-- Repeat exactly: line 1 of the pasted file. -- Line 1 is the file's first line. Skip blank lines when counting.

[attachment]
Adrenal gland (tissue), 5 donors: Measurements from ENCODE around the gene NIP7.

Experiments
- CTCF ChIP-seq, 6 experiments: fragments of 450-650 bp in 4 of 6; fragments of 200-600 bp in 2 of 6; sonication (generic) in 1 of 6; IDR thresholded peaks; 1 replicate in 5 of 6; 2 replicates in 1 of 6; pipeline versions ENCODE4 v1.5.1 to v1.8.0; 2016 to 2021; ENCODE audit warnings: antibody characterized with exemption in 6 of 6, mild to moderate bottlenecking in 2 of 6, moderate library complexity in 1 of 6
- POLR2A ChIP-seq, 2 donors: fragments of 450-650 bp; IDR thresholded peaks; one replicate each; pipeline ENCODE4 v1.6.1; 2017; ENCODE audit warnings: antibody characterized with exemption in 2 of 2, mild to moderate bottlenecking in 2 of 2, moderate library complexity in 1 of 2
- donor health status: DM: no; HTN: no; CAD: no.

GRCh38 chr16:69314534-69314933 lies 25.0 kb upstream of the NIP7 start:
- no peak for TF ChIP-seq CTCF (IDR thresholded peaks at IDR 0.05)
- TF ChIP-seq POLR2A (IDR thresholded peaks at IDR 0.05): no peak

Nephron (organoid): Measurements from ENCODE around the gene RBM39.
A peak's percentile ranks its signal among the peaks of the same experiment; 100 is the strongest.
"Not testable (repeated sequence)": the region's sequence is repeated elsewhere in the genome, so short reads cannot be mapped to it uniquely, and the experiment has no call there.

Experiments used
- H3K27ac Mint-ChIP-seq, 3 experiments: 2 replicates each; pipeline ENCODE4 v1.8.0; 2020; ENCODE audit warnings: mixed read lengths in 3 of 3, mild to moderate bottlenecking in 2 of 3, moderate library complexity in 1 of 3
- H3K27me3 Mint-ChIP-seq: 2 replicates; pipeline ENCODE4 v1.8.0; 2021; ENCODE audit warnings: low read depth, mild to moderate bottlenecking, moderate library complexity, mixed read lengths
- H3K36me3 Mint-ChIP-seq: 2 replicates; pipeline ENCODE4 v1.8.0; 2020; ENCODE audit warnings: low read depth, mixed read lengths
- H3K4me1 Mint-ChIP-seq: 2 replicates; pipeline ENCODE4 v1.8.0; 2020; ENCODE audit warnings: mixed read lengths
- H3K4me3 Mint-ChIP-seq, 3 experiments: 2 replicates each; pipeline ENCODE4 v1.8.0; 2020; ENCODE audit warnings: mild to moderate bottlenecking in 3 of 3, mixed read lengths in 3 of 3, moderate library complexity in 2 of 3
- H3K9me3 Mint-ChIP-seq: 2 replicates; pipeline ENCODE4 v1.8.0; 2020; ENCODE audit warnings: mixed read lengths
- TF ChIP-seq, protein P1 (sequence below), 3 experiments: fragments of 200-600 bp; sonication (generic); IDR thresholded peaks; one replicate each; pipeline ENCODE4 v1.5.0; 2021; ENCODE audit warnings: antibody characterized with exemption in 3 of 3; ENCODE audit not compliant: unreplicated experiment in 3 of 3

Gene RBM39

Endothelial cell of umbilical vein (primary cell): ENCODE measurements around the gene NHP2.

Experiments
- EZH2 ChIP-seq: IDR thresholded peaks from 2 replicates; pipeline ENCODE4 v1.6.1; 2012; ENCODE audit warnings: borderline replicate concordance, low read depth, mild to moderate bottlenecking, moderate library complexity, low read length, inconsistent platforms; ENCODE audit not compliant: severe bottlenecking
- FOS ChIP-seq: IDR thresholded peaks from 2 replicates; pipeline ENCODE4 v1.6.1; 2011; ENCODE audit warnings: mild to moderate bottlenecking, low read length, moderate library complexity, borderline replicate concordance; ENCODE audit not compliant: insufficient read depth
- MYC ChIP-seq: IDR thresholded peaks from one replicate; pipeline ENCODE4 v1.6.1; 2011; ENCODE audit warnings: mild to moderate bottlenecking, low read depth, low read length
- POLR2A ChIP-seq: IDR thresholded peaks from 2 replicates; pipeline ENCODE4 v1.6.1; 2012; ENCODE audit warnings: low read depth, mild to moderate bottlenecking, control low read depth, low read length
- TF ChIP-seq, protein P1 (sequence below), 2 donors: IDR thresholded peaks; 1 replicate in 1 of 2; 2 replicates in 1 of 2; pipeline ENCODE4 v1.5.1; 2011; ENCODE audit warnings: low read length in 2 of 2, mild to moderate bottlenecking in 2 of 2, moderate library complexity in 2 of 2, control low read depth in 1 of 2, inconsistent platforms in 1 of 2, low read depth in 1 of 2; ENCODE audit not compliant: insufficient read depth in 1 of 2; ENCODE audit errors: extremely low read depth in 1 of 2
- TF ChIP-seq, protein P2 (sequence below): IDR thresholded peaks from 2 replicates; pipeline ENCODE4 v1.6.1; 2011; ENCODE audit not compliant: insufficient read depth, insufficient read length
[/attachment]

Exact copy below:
Adrenal gland (tissue), 5 donors: Measurements from ENCODE around the gene NIP7.